Cape May Warbler (Dendroica tigrina)

Cape May Warbler

[order] PASSERIFORMES | [family] Parulidae | [latin] Dendroica tigrina | [UK] Cape May Warbler | [FR] Sylvette tigree | [DE] Tiger-Waldsanger | [ES] | [NL] Tijgerzanger

Subspecies

Monotypic species

Physical charateristics

In the breeding season, the male has a chestnut ear patch bordered by a distinct yellow
hindneck and throat, an indistinct black eye stripe,
and an olive crown and nape, heavily streaked with
black. The upperparts are predominantly olive with
some black streaking, white wing patch, and a yellow
rump. The underparts are yellow with bold black
streaking on the breast. The breeding female is
similar but significantly duller in colour, the wing
patch is replaced by a narrow white wing bar, and
the chestnut ear patch is lacking. Immature birds are
duller still

Listen to the sound of Cape May Warbler

[audio:http://www.aviflevoland.nl/sounddb/C/Cape May Warbler.mp3]

Copyright remark: Most sounds derived from xeno-canto

wingspan min.: 19 cm wingspan max.: 21 cm
size min.: 11 cm size max.: 13 cm
incubation min.: 11 days incubation max.: 13 days
fledging min.: 9 days fledging max.: 13 days
broods: 1   eggs min.: 4  
      eggs max.: 9  

Range

North America : nc, Northeast

Habitat

Breeds in cool temperate forested lowlands of eastern Nearctic, especially where tall spruce and other conifers form open parklike stands, sometimes with patches of birch; also in mixed woods. Occurs on migration in various kinds of woods and thickets, also in trees and shrubbery near dwellings and along village streets; sometimes in orchards, thickets, and briar patches.

Reproduction

There is no information on pair formation. The female alone builds the nest. Nests are bulky cups of grass, small twigs, and moss lined with hair, feathers, and fur. Clutch size ranges from four to nine eggs and is strongly influenced by food supply, with larger clutches typical during periods of high food abundance. In northeastern British Columbia, egg laying probably begins in mid- to late June. Incubation, by the female alone, is for an unknown period, although 11-13 days is likely, based on the incubation period of other members of this genus. The nestling period is also unknown, but is probably between 9 and 12 days, also based on other congeneric warblers. Both parents feed nestlings. A pair probably raises a single brood each year. There are no data for Cape May Warblers on hatching success, survival of nestlings, or fledging success; however, through increased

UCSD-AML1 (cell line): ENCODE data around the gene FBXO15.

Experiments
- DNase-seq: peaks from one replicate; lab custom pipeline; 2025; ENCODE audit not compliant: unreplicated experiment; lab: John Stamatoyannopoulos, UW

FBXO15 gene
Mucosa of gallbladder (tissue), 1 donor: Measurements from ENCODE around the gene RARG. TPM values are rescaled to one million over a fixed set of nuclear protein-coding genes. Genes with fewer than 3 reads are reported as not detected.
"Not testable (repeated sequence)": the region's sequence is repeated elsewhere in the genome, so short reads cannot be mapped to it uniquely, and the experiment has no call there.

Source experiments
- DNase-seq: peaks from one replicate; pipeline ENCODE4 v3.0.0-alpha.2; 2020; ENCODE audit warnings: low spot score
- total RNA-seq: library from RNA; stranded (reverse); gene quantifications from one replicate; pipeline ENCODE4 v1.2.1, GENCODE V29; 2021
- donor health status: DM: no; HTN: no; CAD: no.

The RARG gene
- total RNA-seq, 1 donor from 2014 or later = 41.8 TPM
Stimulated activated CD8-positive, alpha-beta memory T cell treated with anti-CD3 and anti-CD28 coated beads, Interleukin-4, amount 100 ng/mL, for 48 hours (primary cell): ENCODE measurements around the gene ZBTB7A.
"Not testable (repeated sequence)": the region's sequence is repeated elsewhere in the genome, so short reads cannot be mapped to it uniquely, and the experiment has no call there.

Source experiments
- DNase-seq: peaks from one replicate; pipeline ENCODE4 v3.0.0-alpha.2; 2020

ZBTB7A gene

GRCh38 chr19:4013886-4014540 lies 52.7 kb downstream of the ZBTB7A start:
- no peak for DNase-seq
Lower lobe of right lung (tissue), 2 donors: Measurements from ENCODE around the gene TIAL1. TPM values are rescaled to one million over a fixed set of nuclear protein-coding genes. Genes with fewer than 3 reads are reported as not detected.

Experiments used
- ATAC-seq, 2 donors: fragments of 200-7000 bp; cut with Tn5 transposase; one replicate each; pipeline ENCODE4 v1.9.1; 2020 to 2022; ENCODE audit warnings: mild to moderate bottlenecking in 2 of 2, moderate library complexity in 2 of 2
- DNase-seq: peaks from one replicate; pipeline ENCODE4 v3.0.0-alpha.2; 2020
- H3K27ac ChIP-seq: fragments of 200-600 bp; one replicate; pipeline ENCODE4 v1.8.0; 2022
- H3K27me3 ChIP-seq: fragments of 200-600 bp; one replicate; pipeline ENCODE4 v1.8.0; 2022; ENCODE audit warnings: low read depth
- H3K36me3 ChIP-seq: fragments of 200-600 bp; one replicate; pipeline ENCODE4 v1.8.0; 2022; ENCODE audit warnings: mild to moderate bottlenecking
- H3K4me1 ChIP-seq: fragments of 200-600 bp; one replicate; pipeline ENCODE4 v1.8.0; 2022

clutch sizes, Cape May Warblers are undoubtedly able to produce more young in years and regions with high food supplies.

Feeding habits

During the breeding season, the Cape May Warbler is a spruce budworm specialist. It feeds mainly by gleaning prey from tree foliage, primarily along branches, but also hawks, hovers, or fly-catches. Most foraging is done within the upper canopy. This warbler also opportunistically takes advantage of a variety of small adult and larval insects, spiders, eggs, of spiders and insects, as well as berries, and seeds. Nectar, pollen, and tree sap
are important food sources during spring migration. In the winter, the Cape May Warbler may feed mainly on nectar, although invertebrates are also taken, if available.

Conservation

This species has an extremely large range, and hence does not approach the thresholds for Vulnerable under the range size criterion (Extent of Occurrence <20,000 km2 combined with a declining or fluctuating range size, habitat extent/quality, or population size and a small number of locations or severe fragmentation). The population trend appears to be stable, and hence the species does not approach the thresholds for Vulnerable under the population trend criterion (>30% decline over ten years or three generations). The population size is extremely large, and hence does not approach the thresholds for Vulnerable under the population size criterion (<10,000 mature individuals with a continuing decline estimated to be >10% in ten years or three generations, or with a specified population structure). For these reasons the species is evaluated as Least Concern.
Breeds in North America from southern Mackenzie and easternmost British Columbia east to Nova Scotia, south to North Dakota, northern Wisconsin, northern New York, and Maine.
Cape May Warbler status Least Concern

Migration

Migratory. Winter range much smaller than breeding range: in West Indies (chiefly Bahamas and Greater Antilles), with a few in southern Florida; casual in eastern Central America. Main movement between Appalachian Mountains and Mississippi River, despite occasional coastal concentrations. Many turn east farther south, to pass through Florida to West Indies. Autumn migration long drawn-out, with birds frequently lingering into November in most eastern states, and occasionally into December. Spring route is reverse of autumn, but some birds apparently fly from West Indies directly to Alabama and north-west Florida, passing by or over peninsular Florida.

Distribution map

Cape May Warbler distribution range map

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